The last few minutes of Oetzi’s life were brutal: he was hit in the back with an arrow, he fell bleeding, and also suffered a head injury. As the Iceman lay dying, it’s possible he gave a final cry of pain. But despite being one of the most thoroughly examined murder victims in the world, no one knows how his voice 5,300 years ago would have sounded. Now a group of researchers plans to reconstruct the sound of the mummy’s voice.
“It’s actually about reconstructing the vocal tract, so the whole cavity between the vocal cords and the lips,” says project leader Francesco Avanzini, a nose and throat specialist and director of South Tyrol’s clinic for phoniatrics who’s leading the project to give Oetzi a voice.
It will all be happening in virtual reality of course — Oetzi, who lived during the late Neolithic period and whose mummified body was discovered in 1991 on the border between Austria and Italy, will remain in his chilled display cabinet in the South Tyrol Museum of Archaeology.
“We’re working with CT scans, the mummy will remain intact,” says Avanzini. “The bone structure is quite easy to reconstruct in 3D,” adds his colleague Rolando Fuestoes, head of the ear, nose and throat department at the regional hospital in Bolzano. Other parts of the canal will be more difficult.
“Oetzi’s muscles and mucous membranes have shrunk of course. But the sound depends on their natural composition,” explains Piero Cosi, an electronic engineer who works on voice recognition systems at the University of Padua and who will reproduce Oetzi’s voice with the help of software.
This is why Bernhard Richter, director of the Freiburg Institute for Musicians’ Medicine, warns of setting expectations too high. “The problem is that the vocal tract isn’t a frozen entity, it’s constantly in movement and its shape changes. That’s how the sounds change and to get all that from a single CT scan is difficult of course,” he says.
“You’ll be able to reconstruct the basic prerequisites of how Oetzi produced his voice, but you won’t actually be able to hear his voice.” Another problem for the doctors is Oetzi’s left arm, which in death lies over his neck and therefore over his voicebox.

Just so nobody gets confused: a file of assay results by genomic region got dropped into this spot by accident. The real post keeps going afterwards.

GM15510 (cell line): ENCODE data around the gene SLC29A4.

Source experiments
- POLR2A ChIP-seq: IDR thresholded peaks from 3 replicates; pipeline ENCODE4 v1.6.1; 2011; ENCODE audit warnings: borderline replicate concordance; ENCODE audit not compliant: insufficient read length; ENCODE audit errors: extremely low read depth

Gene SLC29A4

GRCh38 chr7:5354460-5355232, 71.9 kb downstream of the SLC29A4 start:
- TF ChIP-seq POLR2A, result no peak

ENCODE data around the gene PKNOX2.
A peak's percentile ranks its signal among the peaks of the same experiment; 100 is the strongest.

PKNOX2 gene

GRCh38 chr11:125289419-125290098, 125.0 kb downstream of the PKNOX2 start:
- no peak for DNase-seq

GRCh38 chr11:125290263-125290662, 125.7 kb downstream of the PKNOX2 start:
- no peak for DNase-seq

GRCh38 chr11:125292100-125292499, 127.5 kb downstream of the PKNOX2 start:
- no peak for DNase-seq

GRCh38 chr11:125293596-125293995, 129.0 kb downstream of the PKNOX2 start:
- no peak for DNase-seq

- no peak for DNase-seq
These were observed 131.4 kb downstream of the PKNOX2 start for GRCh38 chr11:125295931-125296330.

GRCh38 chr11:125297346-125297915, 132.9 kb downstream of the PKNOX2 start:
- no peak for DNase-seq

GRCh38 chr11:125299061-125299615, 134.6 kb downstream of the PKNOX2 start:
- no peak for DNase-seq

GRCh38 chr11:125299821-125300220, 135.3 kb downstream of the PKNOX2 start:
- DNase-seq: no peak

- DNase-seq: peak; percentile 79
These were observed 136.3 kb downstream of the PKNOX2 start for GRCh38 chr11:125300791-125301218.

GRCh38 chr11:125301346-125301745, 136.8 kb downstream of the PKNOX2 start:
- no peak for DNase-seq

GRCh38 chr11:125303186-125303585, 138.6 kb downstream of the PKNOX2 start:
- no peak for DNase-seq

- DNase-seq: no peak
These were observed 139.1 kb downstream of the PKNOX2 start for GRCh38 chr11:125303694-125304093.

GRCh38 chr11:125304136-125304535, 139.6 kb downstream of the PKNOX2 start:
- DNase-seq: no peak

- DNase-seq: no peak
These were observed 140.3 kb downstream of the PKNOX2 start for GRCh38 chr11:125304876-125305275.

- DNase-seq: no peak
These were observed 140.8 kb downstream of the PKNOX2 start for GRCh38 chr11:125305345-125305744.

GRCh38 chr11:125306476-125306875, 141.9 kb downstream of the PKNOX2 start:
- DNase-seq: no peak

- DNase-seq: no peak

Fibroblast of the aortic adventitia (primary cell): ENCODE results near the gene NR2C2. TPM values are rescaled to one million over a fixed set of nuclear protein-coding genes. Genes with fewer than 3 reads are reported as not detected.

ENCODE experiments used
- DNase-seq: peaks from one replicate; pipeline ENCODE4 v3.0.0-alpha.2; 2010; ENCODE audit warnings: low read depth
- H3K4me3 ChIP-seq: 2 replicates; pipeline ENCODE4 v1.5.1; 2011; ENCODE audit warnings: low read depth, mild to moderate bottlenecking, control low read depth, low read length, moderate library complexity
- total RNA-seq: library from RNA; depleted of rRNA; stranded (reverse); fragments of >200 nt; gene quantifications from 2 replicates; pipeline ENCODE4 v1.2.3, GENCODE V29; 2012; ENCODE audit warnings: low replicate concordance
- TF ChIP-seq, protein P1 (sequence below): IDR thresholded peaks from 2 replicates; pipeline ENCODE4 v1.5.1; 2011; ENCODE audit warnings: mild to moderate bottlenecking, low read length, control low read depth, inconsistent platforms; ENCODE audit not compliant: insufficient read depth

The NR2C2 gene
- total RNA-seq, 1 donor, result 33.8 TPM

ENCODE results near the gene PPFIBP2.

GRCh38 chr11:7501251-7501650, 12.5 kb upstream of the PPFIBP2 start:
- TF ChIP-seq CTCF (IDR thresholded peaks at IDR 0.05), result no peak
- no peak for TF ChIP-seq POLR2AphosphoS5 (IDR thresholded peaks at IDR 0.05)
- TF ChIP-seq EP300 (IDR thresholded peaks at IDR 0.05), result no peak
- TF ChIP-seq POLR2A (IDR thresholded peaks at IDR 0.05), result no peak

“That’s a serious problem because the arm prevents the correct position of the hyoid bone, an important bone in the throat, from being measured,” says Avanzini. “So it depends on whether we can find the position of the hyoid bone and establish what the bone looked like.”
The researchers hope for some initial results from their unique project in just a few months. “It’s hard to predict, but we suspect — because he was a small man — that he perhaps had a higher voice,” says Avancini. Richter believes Oetzi wouldn’t have sounded that different from a modern man.
“He’s only been dead for around 5,000 years. Not that much has happened to the vocal tract in evolutionary terms,” he says. But it would be interesting to know how Oetzi had used his voice, he says.
Around a quarter of a million people come to see Oetzi at the South Tyrol Museum every year. But whether they’ll soon also be able to hear what his voice may have sounded like will be decided when the project has finished, says acting museum director Katharina Hersel.
Oetzi won’t be speaking whole sentences. “We know that we won’t be able to reconstruct the language that Oetzi spoke, so we’ll limit ourselves to sound and tone,” says Hersel. But Avanzini can imagine what noise Oetzi would have made just before he died. “Perhaps an ‘ahhh’ as he got hit by the arrow, but we’ll see,” he says with a smile.
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